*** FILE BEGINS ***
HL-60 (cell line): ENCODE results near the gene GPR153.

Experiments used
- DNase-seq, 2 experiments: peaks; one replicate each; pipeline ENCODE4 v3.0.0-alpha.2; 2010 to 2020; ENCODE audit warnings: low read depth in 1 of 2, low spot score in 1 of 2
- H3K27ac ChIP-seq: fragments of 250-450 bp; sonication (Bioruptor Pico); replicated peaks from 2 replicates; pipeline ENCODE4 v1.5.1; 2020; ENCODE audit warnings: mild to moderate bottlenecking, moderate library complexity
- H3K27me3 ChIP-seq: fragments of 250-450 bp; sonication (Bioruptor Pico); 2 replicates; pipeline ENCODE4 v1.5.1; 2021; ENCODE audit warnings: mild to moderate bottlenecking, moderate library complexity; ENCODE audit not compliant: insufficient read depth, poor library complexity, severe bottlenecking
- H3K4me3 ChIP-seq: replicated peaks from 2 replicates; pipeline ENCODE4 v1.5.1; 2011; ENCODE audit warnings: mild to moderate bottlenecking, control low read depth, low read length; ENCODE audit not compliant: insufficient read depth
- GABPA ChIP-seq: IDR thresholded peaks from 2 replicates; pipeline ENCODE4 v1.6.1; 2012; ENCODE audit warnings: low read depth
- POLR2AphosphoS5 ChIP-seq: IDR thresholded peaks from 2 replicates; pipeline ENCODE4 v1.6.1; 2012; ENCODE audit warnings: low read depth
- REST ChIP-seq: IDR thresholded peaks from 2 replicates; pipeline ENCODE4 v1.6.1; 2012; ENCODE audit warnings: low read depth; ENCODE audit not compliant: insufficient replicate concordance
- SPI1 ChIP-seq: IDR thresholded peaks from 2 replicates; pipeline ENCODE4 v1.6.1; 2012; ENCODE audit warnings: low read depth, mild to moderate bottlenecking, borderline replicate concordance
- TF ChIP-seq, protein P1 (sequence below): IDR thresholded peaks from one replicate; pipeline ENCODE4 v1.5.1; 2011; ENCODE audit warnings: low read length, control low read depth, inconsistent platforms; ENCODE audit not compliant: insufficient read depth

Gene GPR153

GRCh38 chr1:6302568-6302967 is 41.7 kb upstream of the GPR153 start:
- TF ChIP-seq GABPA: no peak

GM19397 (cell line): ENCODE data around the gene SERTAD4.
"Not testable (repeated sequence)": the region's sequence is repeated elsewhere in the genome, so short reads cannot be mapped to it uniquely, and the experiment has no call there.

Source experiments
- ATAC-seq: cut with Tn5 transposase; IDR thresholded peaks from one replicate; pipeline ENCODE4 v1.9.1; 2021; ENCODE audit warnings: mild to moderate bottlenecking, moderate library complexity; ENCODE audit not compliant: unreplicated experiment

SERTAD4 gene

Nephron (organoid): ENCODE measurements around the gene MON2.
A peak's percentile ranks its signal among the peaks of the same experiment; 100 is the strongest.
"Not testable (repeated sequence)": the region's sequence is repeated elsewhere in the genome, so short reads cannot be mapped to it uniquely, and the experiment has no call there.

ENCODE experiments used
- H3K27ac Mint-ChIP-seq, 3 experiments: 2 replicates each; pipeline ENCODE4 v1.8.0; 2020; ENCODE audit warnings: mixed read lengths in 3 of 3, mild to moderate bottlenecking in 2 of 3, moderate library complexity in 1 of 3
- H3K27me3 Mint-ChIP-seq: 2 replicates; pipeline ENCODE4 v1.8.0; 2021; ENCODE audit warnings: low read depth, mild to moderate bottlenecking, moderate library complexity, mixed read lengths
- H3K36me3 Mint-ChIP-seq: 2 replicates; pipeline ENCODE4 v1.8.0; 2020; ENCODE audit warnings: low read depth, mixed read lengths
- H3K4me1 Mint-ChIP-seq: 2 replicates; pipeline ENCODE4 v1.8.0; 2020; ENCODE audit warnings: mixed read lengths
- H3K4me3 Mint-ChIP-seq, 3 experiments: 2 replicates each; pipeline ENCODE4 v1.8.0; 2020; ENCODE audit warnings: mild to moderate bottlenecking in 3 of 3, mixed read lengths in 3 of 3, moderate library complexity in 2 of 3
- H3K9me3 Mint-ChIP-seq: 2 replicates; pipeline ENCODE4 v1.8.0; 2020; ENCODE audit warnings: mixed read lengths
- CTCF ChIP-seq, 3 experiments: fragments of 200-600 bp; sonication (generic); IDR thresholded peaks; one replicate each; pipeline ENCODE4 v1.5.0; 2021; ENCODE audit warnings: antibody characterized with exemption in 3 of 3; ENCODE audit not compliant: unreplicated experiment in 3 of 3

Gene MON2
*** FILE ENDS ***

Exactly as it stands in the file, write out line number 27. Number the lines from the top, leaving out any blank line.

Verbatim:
- H3K4me1 Mint-ChIP-seq: 2 replicates; pipeline ENCODE4 v1.8.0; 2020; ENCODE audit warnings: mixed read lengths